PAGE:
Home CATHERINE MURRAY vs. FLORENCE A. LINCOLN & others, trustees.

277 Mass. 557

October 5, 1931 - December 28, 1931

Essex County

Present: Rugg, C.J., Crosby, Carroll, Sanderson, & Field, JJ.

Landlord and Tenant, Common stairway, Landlord's liability in tort.

A verdict should have been ordered for the defendant at the trial of an action by a tenant against his landlord for personal injuries sustained when the plaintiff fell in November, 1927, by reason of a defect in a common stairway, where, although there was evidence that the defect did not exist and that the stairway was in "fairly good condition" at the time in 1925 when the plaintiff first occupied the premises as a tenant of the third floor, it appeared that he moved to the first floor in January, 1927, and there was no evidence to show what the condition of the stairway was in January or that its condition had changed between January and November: the defendant's obligation to plaintiff was to keep the stairway in the condition in which it appeared to be in January, 1927.

TORT. Writ dated April 16, 1930.

The action was tried in the Superior Court before Walsh, J. Material evidence is stated in the opinion. The judge

Page 558

denied a motion by the defendants that a verdict be ordered in their favor. There was a verdict for the plaintiff in the sum of $3,500. The defendants alleged an exception.

The case was submitted on briefs.

J. F. Cavanagh, for the defendants.

T. J. Colbert, C. B. Cotter & J. M. Russell, for the plaintiff.

CARROLL, J. This is an action of tort for personal injuries sustained by the plaintiff, a tenant of the defendants, by falling on a common stairway on November 21, 1927. At the time of the accident the plaintiff was going down the stairway, holding a lighted lamp which she intended to place at the foot of the stairs, "as she had done each night." The defendants' motion for a directed verdict was denied.

The plaintiff testified that she came out of the first floor and down two steps; "on the third step . . . [she] caught on the nail and a piece of the wood come out of the stair and . . . [she] fell . . . where . . . [she] fell was worn and there was two nails sticking up in the very center of the step, and you could see where this board crosses the stair was worn in way beyond the board that was beneath."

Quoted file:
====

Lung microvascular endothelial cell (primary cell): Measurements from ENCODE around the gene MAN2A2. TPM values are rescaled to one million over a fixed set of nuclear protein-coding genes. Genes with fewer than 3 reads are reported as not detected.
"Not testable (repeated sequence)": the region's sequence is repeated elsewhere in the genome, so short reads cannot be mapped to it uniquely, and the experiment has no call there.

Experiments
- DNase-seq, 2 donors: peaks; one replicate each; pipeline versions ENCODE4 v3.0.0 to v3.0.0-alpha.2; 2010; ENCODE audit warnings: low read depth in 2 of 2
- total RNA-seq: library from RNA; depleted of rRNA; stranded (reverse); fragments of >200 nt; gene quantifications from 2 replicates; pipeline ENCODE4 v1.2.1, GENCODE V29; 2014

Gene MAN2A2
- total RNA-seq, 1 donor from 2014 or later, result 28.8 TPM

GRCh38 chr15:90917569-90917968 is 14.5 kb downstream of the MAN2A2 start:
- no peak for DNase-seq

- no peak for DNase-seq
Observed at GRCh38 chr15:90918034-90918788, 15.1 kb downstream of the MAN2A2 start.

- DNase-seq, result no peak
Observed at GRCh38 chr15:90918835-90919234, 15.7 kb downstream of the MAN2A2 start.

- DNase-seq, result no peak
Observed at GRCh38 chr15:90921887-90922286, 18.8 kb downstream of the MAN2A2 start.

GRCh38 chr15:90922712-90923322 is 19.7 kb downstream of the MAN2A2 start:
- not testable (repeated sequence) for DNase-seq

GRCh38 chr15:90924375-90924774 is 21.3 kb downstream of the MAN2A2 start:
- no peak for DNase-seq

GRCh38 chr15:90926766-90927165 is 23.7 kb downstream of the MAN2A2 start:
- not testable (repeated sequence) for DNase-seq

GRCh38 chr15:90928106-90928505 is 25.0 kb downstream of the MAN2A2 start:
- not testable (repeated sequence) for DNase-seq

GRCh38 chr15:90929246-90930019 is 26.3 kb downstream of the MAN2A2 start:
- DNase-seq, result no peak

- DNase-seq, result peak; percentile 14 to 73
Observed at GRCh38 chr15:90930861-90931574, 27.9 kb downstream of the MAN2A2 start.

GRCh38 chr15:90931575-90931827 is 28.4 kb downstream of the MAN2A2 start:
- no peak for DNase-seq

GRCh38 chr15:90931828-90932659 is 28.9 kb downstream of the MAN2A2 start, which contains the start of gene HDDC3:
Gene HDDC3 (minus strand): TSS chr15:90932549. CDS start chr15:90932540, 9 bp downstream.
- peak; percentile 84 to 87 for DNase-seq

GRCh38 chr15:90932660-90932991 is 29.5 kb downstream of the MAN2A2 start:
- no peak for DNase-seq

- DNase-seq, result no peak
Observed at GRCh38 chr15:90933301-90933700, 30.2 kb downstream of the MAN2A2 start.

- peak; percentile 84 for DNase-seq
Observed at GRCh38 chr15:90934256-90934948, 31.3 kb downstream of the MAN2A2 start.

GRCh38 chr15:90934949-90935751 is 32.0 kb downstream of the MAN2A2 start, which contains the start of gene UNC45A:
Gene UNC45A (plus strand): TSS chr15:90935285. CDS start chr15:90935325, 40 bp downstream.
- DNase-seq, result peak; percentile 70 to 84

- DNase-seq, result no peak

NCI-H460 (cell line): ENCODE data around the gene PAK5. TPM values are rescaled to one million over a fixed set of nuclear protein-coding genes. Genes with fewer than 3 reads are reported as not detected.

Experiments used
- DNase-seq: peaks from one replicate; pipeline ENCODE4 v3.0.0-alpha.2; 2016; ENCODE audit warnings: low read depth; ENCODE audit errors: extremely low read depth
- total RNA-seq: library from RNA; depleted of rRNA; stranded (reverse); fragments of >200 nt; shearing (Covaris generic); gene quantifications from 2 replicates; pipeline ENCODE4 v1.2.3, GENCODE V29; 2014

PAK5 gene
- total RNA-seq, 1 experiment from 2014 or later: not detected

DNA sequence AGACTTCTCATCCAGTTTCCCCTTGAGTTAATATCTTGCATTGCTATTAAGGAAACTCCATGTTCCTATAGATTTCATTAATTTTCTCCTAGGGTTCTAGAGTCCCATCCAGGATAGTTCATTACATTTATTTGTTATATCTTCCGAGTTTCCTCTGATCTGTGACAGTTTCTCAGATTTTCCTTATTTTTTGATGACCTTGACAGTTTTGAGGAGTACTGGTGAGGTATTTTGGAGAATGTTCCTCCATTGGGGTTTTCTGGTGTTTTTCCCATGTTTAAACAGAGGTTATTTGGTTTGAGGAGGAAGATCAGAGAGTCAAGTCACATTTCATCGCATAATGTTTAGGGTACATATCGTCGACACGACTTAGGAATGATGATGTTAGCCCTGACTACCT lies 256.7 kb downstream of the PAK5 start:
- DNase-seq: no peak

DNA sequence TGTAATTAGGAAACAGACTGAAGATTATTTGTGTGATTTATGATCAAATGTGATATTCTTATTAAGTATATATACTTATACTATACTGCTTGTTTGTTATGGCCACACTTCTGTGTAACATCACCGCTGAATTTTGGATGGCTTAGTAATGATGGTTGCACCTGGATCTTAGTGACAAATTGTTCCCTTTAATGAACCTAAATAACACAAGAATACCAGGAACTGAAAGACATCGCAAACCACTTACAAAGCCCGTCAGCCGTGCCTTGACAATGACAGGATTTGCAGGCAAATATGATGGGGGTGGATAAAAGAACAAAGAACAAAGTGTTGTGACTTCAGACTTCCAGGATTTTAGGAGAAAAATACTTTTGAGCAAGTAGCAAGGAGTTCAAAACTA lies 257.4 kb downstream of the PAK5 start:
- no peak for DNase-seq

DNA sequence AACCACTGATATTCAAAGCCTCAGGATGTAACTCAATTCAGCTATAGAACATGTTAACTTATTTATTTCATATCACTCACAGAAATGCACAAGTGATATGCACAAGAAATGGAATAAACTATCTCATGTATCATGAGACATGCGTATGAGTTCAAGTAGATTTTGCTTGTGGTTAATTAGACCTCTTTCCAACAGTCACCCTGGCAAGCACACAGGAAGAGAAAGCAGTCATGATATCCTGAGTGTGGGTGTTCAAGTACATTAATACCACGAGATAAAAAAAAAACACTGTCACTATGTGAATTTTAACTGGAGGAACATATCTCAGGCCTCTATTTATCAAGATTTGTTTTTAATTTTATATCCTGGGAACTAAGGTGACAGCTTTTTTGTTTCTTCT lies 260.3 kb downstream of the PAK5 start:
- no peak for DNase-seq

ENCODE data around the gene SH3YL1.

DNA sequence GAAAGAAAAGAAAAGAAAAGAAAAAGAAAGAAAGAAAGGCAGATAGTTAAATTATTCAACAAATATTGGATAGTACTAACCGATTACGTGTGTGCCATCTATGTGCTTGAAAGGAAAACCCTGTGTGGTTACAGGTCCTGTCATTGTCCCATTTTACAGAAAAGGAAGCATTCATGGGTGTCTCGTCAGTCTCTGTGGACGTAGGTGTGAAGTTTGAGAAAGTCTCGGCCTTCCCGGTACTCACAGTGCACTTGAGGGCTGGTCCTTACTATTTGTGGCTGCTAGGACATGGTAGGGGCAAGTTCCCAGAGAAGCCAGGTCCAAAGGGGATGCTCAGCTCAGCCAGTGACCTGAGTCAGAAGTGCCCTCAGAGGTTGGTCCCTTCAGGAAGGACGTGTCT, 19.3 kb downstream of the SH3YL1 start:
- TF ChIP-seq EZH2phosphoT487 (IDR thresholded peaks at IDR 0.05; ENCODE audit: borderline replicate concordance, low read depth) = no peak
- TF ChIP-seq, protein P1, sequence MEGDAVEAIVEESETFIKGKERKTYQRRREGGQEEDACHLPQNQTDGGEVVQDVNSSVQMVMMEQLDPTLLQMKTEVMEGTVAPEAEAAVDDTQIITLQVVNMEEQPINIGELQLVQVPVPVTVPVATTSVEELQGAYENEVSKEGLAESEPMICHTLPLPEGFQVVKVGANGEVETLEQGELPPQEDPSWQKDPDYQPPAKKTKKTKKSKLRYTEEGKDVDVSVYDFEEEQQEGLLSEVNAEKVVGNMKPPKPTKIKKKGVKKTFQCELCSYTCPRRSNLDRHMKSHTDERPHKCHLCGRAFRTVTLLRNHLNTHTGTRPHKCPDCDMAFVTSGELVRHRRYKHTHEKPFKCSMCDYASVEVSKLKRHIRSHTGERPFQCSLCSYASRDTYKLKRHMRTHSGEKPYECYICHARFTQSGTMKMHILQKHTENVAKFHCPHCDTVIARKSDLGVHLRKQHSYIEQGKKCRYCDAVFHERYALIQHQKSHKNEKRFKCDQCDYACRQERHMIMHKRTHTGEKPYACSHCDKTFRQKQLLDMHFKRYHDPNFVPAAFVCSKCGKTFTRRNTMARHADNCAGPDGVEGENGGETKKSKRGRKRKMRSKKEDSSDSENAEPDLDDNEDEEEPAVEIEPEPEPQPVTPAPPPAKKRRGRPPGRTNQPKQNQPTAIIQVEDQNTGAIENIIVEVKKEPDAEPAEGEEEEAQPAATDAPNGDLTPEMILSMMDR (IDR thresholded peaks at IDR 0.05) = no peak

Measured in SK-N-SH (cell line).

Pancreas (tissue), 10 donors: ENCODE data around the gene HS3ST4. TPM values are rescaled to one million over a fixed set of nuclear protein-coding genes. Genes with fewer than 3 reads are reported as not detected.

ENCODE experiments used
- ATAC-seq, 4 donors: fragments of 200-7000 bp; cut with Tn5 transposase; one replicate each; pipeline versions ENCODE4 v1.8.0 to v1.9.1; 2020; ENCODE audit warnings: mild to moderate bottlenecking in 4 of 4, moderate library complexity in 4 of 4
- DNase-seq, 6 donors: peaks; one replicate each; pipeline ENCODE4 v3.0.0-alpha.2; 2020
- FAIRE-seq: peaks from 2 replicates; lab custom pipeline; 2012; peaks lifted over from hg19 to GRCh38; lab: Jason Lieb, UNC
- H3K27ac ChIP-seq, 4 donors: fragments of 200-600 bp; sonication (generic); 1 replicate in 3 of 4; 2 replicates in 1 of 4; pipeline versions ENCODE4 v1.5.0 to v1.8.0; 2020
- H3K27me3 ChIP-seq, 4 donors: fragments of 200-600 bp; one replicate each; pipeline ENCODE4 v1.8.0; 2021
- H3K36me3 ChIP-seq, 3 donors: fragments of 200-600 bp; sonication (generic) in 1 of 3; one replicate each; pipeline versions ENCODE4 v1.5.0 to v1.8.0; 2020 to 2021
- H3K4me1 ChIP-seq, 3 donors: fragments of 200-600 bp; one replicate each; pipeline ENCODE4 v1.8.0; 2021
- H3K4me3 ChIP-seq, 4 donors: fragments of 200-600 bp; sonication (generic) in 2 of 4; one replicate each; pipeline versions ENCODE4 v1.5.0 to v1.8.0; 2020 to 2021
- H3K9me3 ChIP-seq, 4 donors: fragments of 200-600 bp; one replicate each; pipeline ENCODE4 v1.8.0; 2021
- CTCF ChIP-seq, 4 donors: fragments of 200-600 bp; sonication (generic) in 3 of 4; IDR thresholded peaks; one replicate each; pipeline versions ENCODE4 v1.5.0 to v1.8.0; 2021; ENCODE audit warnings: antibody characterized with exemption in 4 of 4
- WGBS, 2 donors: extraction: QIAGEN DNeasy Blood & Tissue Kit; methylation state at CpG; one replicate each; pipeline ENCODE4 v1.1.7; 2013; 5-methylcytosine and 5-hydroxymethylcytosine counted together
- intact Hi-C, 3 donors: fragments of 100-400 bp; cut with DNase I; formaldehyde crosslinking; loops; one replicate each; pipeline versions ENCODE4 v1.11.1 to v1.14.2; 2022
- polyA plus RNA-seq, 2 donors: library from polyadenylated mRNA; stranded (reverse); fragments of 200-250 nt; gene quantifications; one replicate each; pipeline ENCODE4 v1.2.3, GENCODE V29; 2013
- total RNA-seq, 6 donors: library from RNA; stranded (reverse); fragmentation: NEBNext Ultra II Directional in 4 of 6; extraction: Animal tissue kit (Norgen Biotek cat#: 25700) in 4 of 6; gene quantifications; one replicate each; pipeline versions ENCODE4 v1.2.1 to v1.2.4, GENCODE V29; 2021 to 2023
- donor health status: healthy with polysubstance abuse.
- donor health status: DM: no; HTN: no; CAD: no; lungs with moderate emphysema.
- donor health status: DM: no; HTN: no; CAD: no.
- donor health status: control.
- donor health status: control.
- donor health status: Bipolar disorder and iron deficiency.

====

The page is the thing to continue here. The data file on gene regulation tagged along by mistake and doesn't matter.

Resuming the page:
There was evidence that when the plaintiff first occupied the premises in January, 1925, as a tenant of the third floor of the building, "The stairs were in fairly good condition . . . they were slightly worn, but not dangerously so ... . There were no nails sticking out"; that an examination of the stairway after the accident showed "nails . . . sticking up, the edge of the stair broken away"; that the piece of wood broken from the edge of the stair was "about eight inches long and about half an inch wide"; that "two [nails were protruding] in the third [step] and two in the fourth [step] "; that the nails extended about one eighth of an inch; that the wood was wearing down from the nails, causing the nails to stick up.

In January, 1927, the plaintiff moved to the first floor of the building. There was no evidence showing the condition of the stairway at this time. From all that appears the stairway may have been in the same condition at the time of the letting in January, 1927, as it was in on November 21, 1927, when she fell.

Even if it be assumed that the stairway was defective when the plaintiff was injured, see Jennings v. Tompkins, 180 Mass. 302; Johnson v. Fainstein, 219 Mass. 537; Serota v. Salmansohn, 256 Mass. 224; Solomon v. Boston Elevated Railway, 276 Mass. 139; Loudon v. Beaulieu, ante, 33, she cannot recover in the absence of evidence of a change in the condition of the stairway which arose after the letting in January, 1927. The contract between the landlord and tenant was then made, and the defendant's obligation was to keep the common stairway in the condition it appeared to be in at that time. As there was no evidence to show that the condition of the stairway at the time of the letting in January, 1927, was different from its condition in November, 1927, the plaintiff cannot recover. O'Malley v. Twenty-Five Associates, 178 Mass. 555. Angevine v. Hewitson, 235 Mass. 126.

Exceptions sustained.